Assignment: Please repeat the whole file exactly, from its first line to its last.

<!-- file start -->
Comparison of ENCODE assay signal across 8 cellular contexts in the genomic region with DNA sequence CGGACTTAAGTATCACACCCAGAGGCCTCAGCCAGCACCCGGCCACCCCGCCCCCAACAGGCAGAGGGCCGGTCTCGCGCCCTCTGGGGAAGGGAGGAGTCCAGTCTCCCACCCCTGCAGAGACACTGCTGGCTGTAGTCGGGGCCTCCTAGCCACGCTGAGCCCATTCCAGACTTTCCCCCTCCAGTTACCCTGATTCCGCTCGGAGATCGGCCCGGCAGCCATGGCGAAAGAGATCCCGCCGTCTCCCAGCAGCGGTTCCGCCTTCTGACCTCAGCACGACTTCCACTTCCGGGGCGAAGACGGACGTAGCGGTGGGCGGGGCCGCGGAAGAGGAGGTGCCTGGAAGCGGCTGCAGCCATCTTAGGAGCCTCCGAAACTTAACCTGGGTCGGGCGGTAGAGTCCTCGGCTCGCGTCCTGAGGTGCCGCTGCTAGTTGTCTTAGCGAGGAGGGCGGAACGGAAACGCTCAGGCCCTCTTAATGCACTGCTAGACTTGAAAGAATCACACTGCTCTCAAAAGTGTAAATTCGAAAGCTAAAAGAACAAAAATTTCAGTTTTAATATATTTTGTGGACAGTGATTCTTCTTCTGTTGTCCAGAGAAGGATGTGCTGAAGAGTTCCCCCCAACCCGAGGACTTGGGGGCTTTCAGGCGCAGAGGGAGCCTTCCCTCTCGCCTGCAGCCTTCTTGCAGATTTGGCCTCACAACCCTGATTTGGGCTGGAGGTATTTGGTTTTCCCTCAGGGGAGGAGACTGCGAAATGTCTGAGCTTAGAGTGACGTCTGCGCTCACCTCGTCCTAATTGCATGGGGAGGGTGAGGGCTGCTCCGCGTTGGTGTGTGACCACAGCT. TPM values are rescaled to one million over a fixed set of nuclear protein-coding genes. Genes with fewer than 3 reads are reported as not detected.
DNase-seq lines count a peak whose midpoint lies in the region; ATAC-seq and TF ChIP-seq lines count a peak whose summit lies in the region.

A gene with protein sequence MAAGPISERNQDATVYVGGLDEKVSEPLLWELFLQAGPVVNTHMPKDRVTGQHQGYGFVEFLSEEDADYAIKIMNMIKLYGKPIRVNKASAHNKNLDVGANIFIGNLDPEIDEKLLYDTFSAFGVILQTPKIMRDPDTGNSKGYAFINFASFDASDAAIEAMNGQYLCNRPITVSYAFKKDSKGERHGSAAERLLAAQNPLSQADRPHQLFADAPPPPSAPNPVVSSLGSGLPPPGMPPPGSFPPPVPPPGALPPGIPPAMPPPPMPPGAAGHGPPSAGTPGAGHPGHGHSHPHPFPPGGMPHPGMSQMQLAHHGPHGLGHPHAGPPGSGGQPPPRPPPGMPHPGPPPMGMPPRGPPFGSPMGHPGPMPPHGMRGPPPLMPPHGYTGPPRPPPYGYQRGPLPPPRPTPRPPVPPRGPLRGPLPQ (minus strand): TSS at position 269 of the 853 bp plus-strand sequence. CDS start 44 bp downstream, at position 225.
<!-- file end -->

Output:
Comparison of ENCODE assay signal across 8 cellular contexts in the genomic region with DNA sequence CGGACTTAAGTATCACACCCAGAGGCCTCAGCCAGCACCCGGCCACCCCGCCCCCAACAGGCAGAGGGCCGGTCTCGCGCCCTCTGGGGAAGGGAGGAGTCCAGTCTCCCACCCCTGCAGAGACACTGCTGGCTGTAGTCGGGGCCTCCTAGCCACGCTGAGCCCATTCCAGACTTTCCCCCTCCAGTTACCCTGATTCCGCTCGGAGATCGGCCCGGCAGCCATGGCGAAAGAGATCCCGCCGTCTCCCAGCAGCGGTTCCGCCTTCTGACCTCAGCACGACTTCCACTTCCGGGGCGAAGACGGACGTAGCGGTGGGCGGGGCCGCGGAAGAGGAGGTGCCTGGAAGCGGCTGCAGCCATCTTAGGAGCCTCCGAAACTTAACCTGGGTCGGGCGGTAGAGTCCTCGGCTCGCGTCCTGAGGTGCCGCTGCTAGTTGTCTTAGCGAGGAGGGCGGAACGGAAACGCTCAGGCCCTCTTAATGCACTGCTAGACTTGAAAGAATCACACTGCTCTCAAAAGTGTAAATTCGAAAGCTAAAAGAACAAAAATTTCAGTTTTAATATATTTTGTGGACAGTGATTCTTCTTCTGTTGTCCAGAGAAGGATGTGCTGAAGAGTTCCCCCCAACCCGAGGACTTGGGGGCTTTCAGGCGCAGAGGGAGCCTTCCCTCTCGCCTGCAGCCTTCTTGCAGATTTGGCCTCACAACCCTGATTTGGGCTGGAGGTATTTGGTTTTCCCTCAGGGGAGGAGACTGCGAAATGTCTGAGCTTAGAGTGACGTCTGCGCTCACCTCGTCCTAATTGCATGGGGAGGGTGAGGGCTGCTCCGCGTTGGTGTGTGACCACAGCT. TPM values are rescaled to one million over a fixed set of nuclear protein-coding genes. Genes with fewer than 3 reads are reported as not detected.
DNase-seq lines count a peak whose midpoint lies in the region; ATAC-seq and TF ChIP-seq lines count a peak whose summit lies in the region.

A gene with protein sequence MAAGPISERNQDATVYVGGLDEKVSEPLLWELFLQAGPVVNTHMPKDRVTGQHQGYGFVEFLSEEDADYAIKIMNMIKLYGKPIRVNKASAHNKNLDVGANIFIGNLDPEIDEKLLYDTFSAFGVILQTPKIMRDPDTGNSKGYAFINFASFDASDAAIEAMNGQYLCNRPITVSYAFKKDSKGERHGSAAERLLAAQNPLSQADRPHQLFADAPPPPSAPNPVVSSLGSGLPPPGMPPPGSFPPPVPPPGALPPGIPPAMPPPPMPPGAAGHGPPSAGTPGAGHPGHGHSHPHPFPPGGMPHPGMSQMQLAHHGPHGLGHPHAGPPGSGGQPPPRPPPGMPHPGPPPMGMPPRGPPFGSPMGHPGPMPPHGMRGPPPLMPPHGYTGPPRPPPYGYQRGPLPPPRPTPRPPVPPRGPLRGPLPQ (minus strand): TSS at position 269 of the 853 bp plus-strand sequence. CDS start 44 bp downstream, at position 225.